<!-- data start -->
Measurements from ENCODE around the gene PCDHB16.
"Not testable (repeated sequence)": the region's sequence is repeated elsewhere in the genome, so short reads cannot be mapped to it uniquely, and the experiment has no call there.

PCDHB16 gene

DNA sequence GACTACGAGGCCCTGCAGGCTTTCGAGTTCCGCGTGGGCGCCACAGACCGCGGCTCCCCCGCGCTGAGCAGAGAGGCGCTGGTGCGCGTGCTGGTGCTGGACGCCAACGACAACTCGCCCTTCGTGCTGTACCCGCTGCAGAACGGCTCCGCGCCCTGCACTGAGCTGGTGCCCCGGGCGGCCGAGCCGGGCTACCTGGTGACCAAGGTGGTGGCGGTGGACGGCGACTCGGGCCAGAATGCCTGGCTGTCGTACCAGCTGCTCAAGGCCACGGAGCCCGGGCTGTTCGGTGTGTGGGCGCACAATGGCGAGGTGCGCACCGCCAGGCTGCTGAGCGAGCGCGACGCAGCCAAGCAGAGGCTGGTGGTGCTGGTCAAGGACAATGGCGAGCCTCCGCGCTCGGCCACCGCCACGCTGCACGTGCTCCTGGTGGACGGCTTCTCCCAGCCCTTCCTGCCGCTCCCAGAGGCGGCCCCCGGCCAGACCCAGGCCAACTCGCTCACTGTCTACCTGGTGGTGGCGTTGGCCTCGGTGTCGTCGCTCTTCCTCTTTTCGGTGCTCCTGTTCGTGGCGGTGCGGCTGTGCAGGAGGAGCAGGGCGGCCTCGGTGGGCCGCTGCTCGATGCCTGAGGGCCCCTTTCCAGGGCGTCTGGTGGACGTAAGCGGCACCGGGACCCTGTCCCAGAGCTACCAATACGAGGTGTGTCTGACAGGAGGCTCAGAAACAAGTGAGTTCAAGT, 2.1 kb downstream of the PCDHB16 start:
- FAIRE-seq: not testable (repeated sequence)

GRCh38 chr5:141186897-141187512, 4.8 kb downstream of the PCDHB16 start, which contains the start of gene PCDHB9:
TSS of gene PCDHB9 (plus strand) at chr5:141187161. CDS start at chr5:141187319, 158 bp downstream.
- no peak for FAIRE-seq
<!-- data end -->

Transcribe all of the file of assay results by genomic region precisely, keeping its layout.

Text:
Measurements from ENCODE around the gene PCDHB16.
"Not testable (repeated sequence)": the region's sequence is repeated elsewhere in the genome, so short reads cannot be mapped to it uniquely, and the experiment has no call there.

PCDHB16 gene

DNA sequence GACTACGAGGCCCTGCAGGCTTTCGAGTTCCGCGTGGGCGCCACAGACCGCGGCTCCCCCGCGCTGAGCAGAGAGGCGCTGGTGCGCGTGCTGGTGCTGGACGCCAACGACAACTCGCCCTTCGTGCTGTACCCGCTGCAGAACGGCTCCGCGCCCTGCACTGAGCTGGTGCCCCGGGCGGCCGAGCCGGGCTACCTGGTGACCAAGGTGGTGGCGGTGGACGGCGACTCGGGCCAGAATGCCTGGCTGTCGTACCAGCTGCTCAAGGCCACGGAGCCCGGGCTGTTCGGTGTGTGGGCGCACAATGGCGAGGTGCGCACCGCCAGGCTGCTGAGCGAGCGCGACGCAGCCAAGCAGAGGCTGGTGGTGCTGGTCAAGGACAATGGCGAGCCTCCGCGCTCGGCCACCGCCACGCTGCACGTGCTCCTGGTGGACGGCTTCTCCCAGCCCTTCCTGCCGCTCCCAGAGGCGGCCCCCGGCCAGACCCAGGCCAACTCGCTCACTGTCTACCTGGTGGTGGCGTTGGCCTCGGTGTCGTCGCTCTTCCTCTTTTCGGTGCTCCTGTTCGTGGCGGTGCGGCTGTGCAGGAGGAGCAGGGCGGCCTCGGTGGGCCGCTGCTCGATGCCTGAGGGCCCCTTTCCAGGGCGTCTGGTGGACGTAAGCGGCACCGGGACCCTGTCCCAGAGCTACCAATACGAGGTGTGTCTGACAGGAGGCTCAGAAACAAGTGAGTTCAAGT, 2.1 kb downstream of the PCDHB16 start:
- FAIRE-seq: not testable (repeated sequence)

GRCh38 chr5:141186897-141187512, 4.8 kb downstream of the PCDHB16 start, which contains the start of gene PCDHB9:
TSS of gene PCDHB9 (plus strand) at chr5:141187161. CDS start at chr5:141187319, 158 bp downstream.
- no peak for FAIRE-seq